For more info contact me at: drel@performancehealthcenter.com

 

May Flowers and UV Rays

Happy May!  We are just finishing an unusually wet April here in New England, as I write this on April 29th we have had 20 days of at least some rain in the 29 days of April so far.  Well… get ready for a little sun!  They say April showers bring May flowers, and I believe that we will see a lot more of the sun for sure in May.  This is the time of year that we really start spending more time in the sun, and with that we are exposed to more ultra violet radiation. We really should be using some form of protection from the sun all year long, but especially starting now and through the summer as the days are getting longer and warmer and we are spending more time outside.

The President of The Skin Cancer Foundation Dr. Perry Robins warns us… “It’s not just the sunburns that usually occur during the summer or on summer vacations that are associated with skin cancer, it is all of your lifetime sun exposure that adds to your risk of skin cancer.”

Remember that clouds filter out the light from the sun, but not the UV rays from the sun. Ultraviolet A and B (UVA and UVB) light are the cancer causing wavelengths. UVA is present year round, at all times of day, and is unaffected by a cloudy day.

UVA:

Most of us are exposed to large amounts of UVA throughout our lifetime. UVA rays account for up to 95 percent of the UV radiation reaching the Earth’s surface. Although they are less intense than UVB, UVA rays are 30 to 50 times more prevalent. They are present with relatively equal intensity during all daylight hours throughout the year, and can penetrate clouds and glass.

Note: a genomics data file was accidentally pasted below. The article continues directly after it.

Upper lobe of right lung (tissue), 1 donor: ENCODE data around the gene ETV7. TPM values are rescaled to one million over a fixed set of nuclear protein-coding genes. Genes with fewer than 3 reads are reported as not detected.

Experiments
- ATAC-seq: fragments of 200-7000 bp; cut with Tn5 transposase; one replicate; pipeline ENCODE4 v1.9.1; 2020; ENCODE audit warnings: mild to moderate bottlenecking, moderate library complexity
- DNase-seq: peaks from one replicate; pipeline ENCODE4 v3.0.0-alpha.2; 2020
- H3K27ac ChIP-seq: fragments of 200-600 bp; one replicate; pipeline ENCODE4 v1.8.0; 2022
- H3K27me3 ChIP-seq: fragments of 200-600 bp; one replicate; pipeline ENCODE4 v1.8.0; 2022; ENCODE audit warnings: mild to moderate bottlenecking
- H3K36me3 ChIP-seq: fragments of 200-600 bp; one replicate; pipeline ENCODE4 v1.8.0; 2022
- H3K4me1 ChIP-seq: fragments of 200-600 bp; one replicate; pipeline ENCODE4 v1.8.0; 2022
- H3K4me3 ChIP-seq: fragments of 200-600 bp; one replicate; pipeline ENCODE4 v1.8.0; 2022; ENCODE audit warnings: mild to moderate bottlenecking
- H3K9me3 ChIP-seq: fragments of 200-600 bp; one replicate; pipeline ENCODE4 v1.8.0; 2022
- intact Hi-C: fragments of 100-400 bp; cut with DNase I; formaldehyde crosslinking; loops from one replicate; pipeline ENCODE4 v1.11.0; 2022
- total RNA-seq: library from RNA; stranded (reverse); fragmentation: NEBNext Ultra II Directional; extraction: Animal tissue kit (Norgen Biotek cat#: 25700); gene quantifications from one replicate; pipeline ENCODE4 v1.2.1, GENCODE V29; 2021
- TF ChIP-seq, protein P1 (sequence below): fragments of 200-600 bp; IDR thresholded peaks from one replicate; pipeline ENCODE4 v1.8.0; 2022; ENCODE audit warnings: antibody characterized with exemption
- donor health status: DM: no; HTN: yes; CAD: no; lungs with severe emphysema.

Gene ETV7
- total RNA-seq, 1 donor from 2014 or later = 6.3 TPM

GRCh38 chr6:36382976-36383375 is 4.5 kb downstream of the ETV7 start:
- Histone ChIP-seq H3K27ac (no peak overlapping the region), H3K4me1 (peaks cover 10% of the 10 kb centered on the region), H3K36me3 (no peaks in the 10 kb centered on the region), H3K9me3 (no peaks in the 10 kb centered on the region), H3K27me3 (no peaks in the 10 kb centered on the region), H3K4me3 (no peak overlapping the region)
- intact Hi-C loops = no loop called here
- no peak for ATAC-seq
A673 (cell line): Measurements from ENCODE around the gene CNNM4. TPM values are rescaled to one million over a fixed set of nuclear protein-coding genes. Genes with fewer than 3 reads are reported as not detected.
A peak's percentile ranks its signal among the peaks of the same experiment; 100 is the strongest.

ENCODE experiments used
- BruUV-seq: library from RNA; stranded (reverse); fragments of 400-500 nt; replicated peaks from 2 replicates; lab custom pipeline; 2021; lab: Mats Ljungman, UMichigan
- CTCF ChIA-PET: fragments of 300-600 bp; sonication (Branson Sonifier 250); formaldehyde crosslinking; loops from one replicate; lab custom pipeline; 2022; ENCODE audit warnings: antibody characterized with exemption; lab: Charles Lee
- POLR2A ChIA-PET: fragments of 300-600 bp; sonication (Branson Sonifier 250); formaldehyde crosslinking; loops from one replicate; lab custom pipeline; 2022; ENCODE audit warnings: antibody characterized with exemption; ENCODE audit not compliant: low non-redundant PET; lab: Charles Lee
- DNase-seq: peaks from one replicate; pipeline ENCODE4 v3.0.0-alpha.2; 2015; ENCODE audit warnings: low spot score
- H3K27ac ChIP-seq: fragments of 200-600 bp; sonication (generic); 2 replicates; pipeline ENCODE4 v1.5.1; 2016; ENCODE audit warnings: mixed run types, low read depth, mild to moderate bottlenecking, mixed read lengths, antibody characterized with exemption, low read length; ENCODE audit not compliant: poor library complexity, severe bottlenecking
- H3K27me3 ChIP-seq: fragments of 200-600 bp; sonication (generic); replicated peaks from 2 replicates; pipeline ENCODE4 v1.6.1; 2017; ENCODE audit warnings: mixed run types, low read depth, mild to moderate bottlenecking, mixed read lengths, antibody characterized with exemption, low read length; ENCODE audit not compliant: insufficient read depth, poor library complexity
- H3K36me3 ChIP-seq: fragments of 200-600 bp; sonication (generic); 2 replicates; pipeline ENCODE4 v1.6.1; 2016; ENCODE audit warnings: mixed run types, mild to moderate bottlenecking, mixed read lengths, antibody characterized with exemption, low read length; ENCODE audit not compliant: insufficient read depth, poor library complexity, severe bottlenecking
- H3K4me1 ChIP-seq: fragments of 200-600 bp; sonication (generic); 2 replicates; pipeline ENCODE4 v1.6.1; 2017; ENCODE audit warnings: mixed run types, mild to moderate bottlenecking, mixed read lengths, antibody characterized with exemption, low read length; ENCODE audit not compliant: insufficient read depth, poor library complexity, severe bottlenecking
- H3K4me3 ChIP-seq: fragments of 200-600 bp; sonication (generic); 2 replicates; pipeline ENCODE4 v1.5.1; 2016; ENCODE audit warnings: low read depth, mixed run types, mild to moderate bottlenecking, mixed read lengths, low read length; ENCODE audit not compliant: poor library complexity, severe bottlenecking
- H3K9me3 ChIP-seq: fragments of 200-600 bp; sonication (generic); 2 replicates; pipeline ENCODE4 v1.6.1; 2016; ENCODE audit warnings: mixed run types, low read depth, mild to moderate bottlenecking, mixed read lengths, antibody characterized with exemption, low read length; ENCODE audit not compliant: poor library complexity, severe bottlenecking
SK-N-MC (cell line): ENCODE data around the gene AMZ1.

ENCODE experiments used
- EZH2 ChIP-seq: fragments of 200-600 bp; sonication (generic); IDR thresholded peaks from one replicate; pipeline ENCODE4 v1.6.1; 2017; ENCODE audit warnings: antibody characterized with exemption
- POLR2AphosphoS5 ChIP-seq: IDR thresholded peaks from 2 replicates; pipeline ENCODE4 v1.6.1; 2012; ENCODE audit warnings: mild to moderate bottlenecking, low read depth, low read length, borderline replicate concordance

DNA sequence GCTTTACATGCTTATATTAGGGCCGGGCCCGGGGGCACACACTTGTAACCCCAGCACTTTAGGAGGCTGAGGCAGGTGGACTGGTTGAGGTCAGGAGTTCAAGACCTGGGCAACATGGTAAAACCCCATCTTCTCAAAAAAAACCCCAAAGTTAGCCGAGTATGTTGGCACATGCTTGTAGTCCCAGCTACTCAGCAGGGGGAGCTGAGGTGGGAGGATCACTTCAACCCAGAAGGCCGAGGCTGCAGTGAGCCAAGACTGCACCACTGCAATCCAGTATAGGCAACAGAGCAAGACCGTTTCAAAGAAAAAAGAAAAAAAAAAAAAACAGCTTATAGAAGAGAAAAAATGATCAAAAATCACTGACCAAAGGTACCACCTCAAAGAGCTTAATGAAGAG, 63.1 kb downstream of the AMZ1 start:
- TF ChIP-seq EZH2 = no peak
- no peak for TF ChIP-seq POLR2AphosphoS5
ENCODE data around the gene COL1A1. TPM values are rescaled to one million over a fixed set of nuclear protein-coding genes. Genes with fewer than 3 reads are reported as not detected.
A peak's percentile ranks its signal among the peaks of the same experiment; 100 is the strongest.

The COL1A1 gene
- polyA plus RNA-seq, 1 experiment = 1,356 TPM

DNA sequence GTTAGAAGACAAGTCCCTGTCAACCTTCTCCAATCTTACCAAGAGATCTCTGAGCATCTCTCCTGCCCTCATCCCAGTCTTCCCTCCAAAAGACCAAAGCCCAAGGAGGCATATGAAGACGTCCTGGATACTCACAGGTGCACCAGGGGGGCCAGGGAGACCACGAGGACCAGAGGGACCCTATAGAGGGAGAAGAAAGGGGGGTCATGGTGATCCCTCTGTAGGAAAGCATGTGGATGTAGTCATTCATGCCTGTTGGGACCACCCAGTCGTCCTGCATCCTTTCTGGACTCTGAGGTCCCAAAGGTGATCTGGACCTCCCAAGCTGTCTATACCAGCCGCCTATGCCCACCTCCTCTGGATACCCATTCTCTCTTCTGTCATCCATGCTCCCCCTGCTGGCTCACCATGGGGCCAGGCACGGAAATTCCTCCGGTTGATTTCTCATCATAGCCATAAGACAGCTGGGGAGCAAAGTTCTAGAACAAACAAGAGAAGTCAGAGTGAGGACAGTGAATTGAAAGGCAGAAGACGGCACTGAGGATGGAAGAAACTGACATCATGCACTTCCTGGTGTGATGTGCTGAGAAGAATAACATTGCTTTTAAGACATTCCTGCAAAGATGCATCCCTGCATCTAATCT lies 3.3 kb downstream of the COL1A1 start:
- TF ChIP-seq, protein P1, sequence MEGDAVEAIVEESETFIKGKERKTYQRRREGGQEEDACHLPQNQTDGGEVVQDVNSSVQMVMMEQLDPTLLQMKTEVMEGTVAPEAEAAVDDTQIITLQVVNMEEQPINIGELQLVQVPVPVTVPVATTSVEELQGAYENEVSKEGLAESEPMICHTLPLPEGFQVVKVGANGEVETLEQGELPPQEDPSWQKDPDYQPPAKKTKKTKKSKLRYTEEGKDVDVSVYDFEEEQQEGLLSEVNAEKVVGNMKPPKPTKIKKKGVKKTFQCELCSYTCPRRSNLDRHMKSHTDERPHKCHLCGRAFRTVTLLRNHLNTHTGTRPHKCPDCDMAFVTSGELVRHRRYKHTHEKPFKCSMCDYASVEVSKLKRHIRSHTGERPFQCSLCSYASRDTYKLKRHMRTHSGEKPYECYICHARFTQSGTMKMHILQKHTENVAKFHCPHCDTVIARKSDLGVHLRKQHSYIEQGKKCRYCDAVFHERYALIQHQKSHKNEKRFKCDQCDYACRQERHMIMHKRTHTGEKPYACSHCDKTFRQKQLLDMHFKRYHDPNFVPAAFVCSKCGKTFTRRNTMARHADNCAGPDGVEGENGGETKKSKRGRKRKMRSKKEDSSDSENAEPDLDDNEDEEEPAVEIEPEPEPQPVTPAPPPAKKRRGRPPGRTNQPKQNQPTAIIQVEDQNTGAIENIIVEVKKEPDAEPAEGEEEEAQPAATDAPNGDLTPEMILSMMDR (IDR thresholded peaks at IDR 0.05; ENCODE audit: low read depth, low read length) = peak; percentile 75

UVA, which penetrates the skin more deeply than UVB, has long been known to play a major part in skin aging and wrinkling (photo aging), but until recently scientists believed it did not cause significant damage in areas of the epidermis (outermost skin layer) where most skin cancers occur. Studies over the past two decades, however, show that UVA damages skin cells called keratinocytes in the basal layer of the epidermis, where most skin cancers occur. (Basal and squamous cells are types of keratinocytes.) UVA contributes to and may even initiate the development of skin cancers.

UVA is the dominant tanning ray, and we now know that tanning, whether outdoors or in a salon, cause cumulative damage over time. A tan results from injury to the skin’s DNA; the skin darkens in an imperfect attempt to prevent further DNA damage. These imperfections, or mutations, can lead to skin cancer.

Tanning booths primarily emit UVA. The high-pressure sunlamps used in tanning salons emit doses of UVA as much as 12 times that of the sun. Not surprisingly, people who use tanning salons are 2.5 times more likely to develop squamous cell carcinoma, and 1.5 times more likely to develop basal cell carcinoma. According to recent research, first exposure to tanning beds in youth increases melanoma risk by 75 percent.